An Egg Donor’s Medical Cycle
The medical cycle for an egg donor and a surrogate or intended mother serves the dual purpose of simulating the body to create multiple eggs at once while also managing the timing of ovulation. The goal is to create a large number of viable eggs on the same schedule of the best days to conceive for the woman carrying the child or children. This can be completed in two ways: a donor banking process or fresh cycle.
The Egg Donation Process for Donors
- What to Expect: Before beginning the medical procedures for an egg donation, egg donors in agency settings are extensively screened to make sure each woman is prepared for the journey ahead. Once accepted, the process can proceed.
In a fresh cycle, the first step is to sync the donor’s monthly ovulation cycle with the cycle of the person who will be carrying the embryo. This is typically done with birth control pills. A doctor will stop the donor or intended mother from ovulating on her own with Lupron. This drug is administered with a small needle into the stomach and is typically painless.
The doctor will prescribe a medication -Follistim, Gonal-F, Menopur or Repronex -to increase the number of follicles in the ovaries. These common drugs are administered via injection, in most cases subcutaneously. In rare cases, your doctor may want to inject these medications directly into a muscle, typically in the buttocks. Both methods are usually painless.
An injection of human chorionic gonadotropin (HCG) is the final step in the medical phase. This will trigger the body to ovulate all of the eggs that have been developing in the follicles. The donor will then schedule and complete the egg retrieval, a common practice that usually allows women to return to work on the day following her procedure. Although eggs will be taken out of the woman’s body, the procedure does not impact her future fertility.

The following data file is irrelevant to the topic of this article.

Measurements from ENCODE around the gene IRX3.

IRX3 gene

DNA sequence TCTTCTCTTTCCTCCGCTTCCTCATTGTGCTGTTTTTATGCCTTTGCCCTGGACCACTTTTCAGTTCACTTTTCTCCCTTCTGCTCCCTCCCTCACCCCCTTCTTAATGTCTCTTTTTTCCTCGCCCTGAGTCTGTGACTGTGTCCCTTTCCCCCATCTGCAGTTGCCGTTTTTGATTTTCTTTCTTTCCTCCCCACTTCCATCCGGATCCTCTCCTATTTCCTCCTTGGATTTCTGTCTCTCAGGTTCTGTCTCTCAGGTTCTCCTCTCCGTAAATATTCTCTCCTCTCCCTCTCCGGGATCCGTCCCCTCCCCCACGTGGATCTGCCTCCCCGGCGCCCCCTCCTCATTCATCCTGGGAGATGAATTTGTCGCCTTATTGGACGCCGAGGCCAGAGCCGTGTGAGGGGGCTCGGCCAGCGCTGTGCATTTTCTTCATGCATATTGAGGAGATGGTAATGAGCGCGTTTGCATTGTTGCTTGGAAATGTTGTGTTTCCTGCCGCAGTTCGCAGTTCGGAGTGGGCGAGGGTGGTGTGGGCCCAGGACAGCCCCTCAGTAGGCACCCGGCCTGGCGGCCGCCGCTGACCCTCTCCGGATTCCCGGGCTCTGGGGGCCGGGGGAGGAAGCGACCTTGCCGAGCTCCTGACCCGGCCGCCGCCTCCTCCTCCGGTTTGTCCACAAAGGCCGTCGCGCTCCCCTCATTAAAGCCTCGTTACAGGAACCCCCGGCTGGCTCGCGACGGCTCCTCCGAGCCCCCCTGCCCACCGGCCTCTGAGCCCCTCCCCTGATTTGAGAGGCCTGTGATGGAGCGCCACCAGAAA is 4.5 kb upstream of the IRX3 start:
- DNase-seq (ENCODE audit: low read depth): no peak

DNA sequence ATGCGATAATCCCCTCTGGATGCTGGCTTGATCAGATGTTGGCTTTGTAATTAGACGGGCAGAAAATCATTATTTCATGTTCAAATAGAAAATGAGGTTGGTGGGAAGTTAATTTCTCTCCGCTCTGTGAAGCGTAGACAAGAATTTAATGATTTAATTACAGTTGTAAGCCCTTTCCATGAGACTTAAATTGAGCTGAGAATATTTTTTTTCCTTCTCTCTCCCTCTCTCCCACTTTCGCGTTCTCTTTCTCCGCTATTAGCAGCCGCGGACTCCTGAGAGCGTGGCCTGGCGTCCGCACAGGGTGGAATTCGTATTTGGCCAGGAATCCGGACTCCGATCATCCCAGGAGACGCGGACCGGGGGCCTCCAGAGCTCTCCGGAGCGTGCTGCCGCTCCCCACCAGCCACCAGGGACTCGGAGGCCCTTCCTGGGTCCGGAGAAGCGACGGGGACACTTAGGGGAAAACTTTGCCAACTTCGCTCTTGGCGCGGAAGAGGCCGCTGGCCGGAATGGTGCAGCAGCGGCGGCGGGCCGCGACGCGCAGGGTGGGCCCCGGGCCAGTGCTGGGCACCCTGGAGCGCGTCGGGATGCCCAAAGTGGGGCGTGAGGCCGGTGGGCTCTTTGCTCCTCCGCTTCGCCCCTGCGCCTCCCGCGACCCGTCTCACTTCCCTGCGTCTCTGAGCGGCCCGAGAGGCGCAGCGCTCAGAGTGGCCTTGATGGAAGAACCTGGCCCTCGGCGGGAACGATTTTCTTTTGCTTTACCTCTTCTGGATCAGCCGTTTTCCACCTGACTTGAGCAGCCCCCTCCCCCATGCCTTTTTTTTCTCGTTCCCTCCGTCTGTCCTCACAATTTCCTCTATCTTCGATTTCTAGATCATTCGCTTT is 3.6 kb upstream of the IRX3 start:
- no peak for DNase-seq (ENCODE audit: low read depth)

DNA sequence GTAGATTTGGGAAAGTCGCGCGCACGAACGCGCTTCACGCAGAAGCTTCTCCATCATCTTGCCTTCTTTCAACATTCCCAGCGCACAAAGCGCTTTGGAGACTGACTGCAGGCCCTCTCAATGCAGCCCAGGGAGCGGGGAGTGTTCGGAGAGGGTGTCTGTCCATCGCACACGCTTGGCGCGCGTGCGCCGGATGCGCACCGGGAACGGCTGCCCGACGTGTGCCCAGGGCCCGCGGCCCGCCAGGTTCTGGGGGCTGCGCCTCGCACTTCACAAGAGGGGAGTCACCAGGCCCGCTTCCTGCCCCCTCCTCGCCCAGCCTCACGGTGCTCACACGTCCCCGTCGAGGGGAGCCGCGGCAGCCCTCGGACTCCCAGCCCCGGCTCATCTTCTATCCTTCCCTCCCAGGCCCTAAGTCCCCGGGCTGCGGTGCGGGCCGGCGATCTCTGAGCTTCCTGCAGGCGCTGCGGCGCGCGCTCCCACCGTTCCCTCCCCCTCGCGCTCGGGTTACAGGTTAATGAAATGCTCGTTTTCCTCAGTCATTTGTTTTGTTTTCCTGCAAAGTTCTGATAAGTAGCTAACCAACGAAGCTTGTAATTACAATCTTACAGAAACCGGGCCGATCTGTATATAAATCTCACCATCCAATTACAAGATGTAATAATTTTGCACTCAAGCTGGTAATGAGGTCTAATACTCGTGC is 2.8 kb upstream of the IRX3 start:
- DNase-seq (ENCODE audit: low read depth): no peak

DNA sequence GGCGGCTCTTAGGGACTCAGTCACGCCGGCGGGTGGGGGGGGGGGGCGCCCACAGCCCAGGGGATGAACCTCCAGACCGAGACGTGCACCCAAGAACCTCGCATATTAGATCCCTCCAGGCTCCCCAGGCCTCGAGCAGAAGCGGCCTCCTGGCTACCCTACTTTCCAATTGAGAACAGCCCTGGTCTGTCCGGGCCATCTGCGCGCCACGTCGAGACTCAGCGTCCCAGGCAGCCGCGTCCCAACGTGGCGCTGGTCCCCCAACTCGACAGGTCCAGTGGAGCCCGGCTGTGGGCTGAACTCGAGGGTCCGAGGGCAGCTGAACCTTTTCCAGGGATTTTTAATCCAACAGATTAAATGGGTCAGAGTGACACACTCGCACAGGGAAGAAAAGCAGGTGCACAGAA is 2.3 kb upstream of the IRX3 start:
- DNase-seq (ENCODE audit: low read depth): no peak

- Risks: An egg donor should make several doctor appointments during the three weeks that she is on medication. Each meeting will consist of a blood draw and ultrasound. In rare instances, a woman’s body may react negatively to the hormone medications, leading to ovarian hyperstimulation syndrome and ovarian torsion. This will be closely monitored, and medications may be adjusted to best accommodate each donor.
While on these medications, the donor will be extremely fertile. Engaging in sexual activity during this time highly increases the odds of accidental conception. In many cases, becoming pregnant while under contract and in a medical cycle can constitute a breach of contract and carry some financial penalties. Abstinence is recommended.
The Egg Donation Process for Surrogates or Intended Mothers
Birth control is usually used to have the egg donor and woman carrying the baby on the same menstrual cycle. However, if the intended mother cannot get on the same schedule as her donor, donor banking may be used before the fertilization and embryo transfer take place.
Once an embryo is transferred into the surrogate or intended mother, pregnancy proceeds as it would with any other type of pregnancy. There are no additional medical risks for the surrogate or intended mother carrying a baby conceived with another woman’s egg.
Ready to take the next step with Growing Generations? Check out our resource centers for egg donors and future parents and contact our team.